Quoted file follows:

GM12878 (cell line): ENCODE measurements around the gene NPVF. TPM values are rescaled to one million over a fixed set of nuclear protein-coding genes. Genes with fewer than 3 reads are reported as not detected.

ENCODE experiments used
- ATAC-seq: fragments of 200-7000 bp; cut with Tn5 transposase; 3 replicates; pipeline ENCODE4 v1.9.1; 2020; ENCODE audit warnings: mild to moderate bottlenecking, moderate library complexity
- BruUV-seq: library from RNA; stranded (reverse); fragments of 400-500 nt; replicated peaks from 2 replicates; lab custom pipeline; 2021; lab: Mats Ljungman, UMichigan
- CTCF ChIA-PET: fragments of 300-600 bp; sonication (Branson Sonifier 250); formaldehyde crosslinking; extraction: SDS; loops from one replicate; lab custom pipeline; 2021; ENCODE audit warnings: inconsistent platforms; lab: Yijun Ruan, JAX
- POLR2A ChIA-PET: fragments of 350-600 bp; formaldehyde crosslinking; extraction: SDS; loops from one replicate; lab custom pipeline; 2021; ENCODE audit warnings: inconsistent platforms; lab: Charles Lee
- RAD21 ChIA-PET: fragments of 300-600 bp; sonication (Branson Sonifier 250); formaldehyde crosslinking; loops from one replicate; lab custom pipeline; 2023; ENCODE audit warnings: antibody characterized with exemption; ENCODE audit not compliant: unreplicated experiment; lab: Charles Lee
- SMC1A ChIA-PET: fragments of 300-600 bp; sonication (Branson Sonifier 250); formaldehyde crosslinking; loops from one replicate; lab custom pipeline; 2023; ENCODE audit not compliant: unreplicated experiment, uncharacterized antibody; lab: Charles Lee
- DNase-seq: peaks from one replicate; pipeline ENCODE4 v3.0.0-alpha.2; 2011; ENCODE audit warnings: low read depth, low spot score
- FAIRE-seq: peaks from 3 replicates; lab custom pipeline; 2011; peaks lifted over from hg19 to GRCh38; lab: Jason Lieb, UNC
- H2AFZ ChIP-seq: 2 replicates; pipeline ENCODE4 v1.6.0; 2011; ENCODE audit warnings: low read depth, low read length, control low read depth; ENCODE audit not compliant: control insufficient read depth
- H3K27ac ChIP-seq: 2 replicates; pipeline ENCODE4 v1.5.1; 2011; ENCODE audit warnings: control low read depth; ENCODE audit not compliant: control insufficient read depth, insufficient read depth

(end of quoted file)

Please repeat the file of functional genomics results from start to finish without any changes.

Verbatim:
GM12878 (cell line): ENCODE measurements around the gene NPVF. TPM values are rescaled to one million over a fixed set of nuclear protein-coding genes. Genes with fewer than 3 reads are reported as not detected.

ENCODE experiments used
- ATAC-seq: fragments of 200-7000 bp; cut with Tn5 transposase; 3 replicates; pipeline ENCODE4 v1.9.1; 2020; ENCODE audit warnings: mild to moderate bottlenecking, moderate library complexity
- BruUV-seq: library from RNA; stranded (reverse); fragments of 400-500 nt; replicated peaks from 2 replicates; lab custom pipeline; 2021; lab: Mats Ljungman, UMichigan
- CTCF ChIA-PET: fragments of 300-600 bp; sonication (Branson Sonifier 250); formaldehyde crosslinking; extraction: SDS; loops from one replicate; lab custom pipeline; 2021; ENCODE audit warnings: inconsistent platforms; lab: Yijun Ruan, JAX
- POLR2A ChIA-PET: fragments of 350-600 bp; formaldehyde crosslinking; extraction: SDS; loops from one replicate; lab custom pipeline; 2021; ENCODE audit warnings: inconsistent platforms; lab: Charles Lee
- RAD21 ChIA-PET: fragments of 300-600 bp; sonication (Branson Sonifier 250); formaldehyde crosslinking; loops from one replicate; lab custom pipeline; 2023; ENCODE audit warnings: antibody characterized with exemption; ENCODE audit not compliant: unreplicated experiment; lab: Charles Lee
- SMC1A ChIA-PET: fragments of 300-600 bp; sonication (Branson Sonifier 250); formaldehyde crosslinking; loops from one replicate; lab custom pipeline; 2023; ENCODE audit not compliant: unreplicated experiment, uncharacterized antibody; lab: Charles Lee
- DNase-seq: peaks from one replicate; pipeline ENCODE4 v3.0.0-alpha.2; 2011; ENCODE audit warnings: low read depth, low spot score
- FAIRE-seq: peaks from 3 replicates; lab custom pipeline; 2011; peaks lifted over from hg19 to GRCh38; lab: Jason Lieb, UNC
- H2AFZ ChIP-seq: 2 replicates; pipeline ENCODE4 v1.6.0; 2011; ENCODE audit warnings: low read depth, low read length, control low read depth; ENCODE audit not compliant: control insufficient read depth
- H3K27ac ChIP-seq: 2 replicates; pipeline ENCODE4 v1.5.1; 2011; ENCODE audit warnings: control low read depth; ENCODE audit not compliant: control insufficient read depth, insufficient read depth